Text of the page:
It's only natural that some of your team will be uncomfortable with your transition from coworker to manager, but if after several weeks any of your team still seem distant or unfriendly then it may be worth sitting down with said team members individually to ascertain the cause of the problem.

Acknowledge the awkwardness of the situation, and use non-threatening language like, "I feel like our working relationship isn't what it used to be," rather than saying things like, "You seem to have a problem with me now that I'm your boss." Encourage the employee to open up to you and try to ascertain ways to remedy the situation together rather than being confrontational.

Ultimately, you may have to accept that transitioning into a managerial role means losing a degree of closeness with your former peers. So long as the employee is not behaving in a hostile manner or ignoring your instructions (see below) then all you can do is continue to be professional and try to remain transparent and fair whenever dealing with them.

Besides, with any luck they'll come around after a while, so try not to take it personally.

3. A former peer becomes difficult or hostile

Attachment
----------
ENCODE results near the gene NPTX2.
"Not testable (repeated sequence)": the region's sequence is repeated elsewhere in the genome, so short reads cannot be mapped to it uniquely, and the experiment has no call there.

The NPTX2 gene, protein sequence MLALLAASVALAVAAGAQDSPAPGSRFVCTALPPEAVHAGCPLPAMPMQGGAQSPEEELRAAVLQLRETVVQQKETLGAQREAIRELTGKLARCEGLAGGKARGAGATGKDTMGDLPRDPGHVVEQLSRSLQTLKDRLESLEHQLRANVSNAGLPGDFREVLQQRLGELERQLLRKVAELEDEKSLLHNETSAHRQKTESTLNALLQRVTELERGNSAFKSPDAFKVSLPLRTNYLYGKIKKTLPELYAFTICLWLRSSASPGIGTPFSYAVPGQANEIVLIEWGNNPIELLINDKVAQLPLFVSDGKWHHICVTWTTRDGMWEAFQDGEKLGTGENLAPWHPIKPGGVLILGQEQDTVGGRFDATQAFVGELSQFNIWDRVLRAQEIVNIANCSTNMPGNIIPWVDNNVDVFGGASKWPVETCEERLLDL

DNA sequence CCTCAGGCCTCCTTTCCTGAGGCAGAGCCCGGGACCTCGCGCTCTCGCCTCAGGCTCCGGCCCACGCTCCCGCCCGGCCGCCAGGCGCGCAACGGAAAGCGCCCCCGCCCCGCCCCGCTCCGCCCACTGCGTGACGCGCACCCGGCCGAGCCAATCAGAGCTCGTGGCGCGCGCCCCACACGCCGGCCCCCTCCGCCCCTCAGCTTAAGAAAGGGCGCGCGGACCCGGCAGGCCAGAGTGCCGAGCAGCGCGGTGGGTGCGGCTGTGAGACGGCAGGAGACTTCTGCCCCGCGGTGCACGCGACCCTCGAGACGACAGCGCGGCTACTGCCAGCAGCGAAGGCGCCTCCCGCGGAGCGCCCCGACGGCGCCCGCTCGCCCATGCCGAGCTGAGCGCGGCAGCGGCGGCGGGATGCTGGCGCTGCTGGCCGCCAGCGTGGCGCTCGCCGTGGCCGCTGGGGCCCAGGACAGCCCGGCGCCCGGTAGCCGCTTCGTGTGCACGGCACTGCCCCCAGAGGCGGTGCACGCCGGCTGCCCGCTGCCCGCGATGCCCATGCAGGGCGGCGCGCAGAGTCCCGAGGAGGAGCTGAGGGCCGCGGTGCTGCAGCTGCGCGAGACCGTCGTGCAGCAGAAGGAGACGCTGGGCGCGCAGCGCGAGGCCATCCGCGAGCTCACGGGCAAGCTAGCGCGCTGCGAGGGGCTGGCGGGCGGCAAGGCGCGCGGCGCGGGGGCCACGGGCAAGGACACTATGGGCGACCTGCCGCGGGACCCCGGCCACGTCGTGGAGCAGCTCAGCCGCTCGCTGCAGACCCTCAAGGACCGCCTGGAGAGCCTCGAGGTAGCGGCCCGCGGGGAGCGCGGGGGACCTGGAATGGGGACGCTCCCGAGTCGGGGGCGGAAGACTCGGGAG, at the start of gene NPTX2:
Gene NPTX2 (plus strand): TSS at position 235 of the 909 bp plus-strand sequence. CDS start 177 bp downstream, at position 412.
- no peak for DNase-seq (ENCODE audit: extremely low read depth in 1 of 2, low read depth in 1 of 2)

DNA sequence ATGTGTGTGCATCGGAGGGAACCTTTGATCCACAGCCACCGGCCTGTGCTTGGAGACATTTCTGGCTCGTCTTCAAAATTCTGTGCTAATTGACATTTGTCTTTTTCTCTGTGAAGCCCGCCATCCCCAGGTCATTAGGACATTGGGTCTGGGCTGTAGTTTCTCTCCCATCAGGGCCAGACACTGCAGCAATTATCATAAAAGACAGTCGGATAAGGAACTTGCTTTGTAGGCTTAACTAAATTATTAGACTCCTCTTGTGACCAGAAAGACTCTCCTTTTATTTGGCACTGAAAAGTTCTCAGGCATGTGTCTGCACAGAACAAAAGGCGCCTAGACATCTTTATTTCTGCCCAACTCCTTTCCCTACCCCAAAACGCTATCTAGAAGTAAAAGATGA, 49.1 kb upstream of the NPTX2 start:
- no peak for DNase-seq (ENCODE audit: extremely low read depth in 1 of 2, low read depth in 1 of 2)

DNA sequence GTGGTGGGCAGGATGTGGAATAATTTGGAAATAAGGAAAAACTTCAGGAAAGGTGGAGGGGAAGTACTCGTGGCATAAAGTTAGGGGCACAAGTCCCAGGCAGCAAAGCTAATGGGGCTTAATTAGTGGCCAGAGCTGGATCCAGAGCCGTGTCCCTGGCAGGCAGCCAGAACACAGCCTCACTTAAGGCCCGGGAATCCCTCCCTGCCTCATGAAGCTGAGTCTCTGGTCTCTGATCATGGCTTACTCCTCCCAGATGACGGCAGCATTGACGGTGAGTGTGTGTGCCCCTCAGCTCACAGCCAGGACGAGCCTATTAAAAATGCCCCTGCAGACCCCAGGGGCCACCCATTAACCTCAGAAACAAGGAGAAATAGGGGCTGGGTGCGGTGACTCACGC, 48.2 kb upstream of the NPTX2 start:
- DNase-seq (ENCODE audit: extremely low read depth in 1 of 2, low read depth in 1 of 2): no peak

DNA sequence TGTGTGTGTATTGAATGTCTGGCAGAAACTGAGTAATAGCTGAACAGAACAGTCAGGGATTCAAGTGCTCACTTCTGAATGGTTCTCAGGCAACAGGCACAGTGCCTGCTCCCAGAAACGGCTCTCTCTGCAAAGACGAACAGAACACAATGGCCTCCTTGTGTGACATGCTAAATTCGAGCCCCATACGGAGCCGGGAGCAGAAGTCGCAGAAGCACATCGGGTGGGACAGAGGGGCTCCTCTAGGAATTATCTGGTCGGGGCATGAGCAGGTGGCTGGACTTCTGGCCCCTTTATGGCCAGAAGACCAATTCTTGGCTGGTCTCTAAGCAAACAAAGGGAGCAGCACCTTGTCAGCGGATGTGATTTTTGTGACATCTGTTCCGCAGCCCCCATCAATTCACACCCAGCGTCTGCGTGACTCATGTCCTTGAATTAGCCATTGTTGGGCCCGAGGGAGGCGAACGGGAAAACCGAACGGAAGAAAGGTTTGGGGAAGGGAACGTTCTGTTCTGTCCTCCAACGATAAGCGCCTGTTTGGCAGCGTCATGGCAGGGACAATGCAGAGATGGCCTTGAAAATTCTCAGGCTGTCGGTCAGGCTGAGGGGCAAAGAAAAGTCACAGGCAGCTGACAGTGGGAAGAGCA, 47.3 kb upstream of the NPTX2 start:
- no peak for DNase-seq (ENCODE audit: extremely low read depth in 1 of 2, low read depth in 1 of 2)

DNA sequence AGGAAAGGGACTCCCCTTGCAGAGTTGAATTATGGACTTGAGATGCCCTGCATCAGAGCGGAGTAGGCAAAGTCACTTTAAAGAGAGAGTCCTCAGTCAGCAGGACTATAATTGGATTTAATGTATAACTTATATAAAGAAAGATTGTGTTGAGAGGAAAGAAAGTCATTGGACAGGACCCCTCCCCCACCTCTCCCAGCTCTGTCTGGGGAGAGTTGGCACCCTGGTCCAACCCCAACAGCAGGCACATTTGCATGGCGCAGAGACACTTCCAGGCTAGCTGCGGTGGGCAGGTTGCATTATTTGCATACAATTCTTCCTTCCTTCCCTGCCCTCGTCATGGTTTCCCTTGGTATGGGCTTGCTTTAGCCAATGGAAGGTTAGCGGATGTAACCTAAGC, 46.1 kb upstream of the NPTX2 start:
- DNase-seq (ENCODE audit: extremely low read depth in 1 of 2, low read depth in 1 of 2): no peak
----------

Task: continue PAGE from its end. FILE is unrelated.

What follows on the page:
It's one thing if your former teammates feel slightly awkward around you now that you're their boss, but if one or more of them attempts to undermine you or behaves unprofessionally, then it's time to take action.

If you feel that a member of your team is acting inappropriately, address the matter head on as quickly as possible. Inform the employee that their behaviour isn't acceptable and that, while you'd prefer not to have conversations of this kind given your close working relationship, you wouldn't be doing your job if you allowed it to continue.

Stay calm and allow the employee to speak openly in an effort to ascertain the true cause of the problem, but if they are reluctant to talk then stick to procedure (remember to run things by your HR manager) and issue them with a warning. Always document the content of your conversations and any action taken.

One thing to be careful of, is that you don't let your emotions get the better of you in situations like these. It's easy to feel victimised when someone you previously got on well with becomes hostile at work, but any action you take should be in line with your company's code of conduct and proportional to their behaviour — not fuelled by emotion.

In Closing

Switching from coworker — or even subordinate — to manager can be tough, but the good news is that, like so much in life, it gets much easier with time.

The sooner you get stuck into your work and show your team that you're cut out for the task, the sooner they'll forget all about the fact that you were once just one of them.

Your relationships with your former peers might change slightly at first, but by remaining grounded, professional, and approachable, there's absolutely no reason why your colleagues can't come to be even fonder of you in your new role than they were when you worked alongside them.

Good luck!